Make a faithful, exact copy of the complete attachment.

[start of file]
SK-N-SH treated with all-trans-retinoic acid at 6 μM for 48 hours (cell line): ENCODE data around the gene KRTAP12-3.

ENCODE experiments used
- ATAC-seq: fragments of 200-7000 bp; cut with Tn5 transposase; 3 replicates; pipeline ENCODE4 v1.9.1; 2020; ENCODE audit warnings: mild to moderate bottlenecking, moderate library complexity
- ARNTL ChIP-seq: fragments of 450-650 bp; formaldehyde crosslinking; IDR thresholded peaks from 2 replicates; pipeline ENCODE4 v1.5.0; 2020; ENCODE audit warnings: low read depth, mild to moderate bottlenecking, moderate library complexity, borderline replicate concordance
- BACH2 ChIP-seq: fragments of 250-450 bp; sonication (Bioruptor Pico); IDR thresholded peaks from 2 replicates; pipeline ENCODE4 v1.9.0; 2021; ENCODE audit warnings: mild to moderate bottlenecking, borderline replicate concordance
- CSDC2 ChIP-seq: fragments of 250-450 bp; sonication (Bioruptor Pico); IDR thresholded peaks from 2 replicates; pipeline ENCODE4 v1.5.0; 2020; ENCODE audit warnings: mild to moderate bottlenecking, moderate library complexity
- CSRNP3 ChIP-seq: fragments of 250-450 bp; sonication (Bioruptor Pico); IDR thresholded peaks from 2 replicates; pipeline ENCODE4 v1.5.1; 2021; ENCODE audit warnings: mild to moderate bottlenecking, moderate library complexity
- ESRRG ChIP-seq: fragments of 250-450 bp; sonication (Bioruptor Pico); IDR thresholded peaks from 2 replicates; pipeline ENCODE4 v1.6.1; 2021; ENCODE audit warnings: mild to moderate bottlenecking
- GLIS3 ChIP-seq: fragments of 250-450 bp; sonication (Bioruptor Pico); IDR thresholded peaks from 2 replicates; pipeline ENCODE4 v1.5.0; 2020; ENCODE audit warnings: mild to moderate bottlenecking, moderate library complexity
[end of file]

SK-N-SH treated with all-trans-retinoic acid at 6 μM for 48 hours (cell line): ENCODE data around the gene KRTAP12-3.

ENCODE experiments used
- ATAC-seq: fragments of 200-7000 bp; cut with Tn5 transposase; 3 replicates; pipeline ENCODE4 v1.9.1; 2020; ENCODE audit warnings: mild to moderate bottlenecking, moderate library complexity
- ARNTL ChIP-seq: fragments of 450-650 bp; formaldehyde crosslinking; IDR thresholded peaks from 2 replicates; pipeline ENCODE4 v1.5.0; 2020; ENCODE audit warnings: low read depth, mild to moderate bottlenecking, moderate library complexity, borderline replicate concordance
- BACH2 ChIP-seq: fragments of 250-450 bp; sonication (Bioruptor Pico); IDR thresholded peaks from 2 replicates; pipeline ENCODE4 v1.9.0; 2021; ENCODE audit warnings: mild to moderate bottlenecking, borderline replicate concordance
- CSDC2 ChIP-seq: fragments of 250-450 bp; sonication (Bioruptor Pico); IDR thresholded peaks from 2 replicates; pipeline ENCODE4 v1.5.0; 2020; ENCODE audit warnings: mild to moderate bottlenecking, moderate library complexity
- CSRNP3 ChIP-seq: fragments of 250-450 bp; sonication (Bioruptor Pico); IDR thresholded peaks from 2 replicates; pipeline ENCODE4 v1.5.1; 2021; ENCODE audit warnings: mild to moderate bottlenecking, moderate library complexity
- ESRRG ChIP-seq: fragments of 250-450 bp; sonication (Bioruptor Pico); IDR thresholded peaks from 2 replicates; pipeline ENCODE4 v1.6.1; 2021; ENCODE audit warnings: mild to moderate bottlenecking
- GLIS3 ChIP-seq: fragments of 250-450 bp; sonication (Bioruptor Pico); IDR thresholded peaks from 2 replicates; pipeline ENCODE4 v1.5.0; 2020; ENCODE audit warnings: mild to moderate bottlenecking, moderate library complexity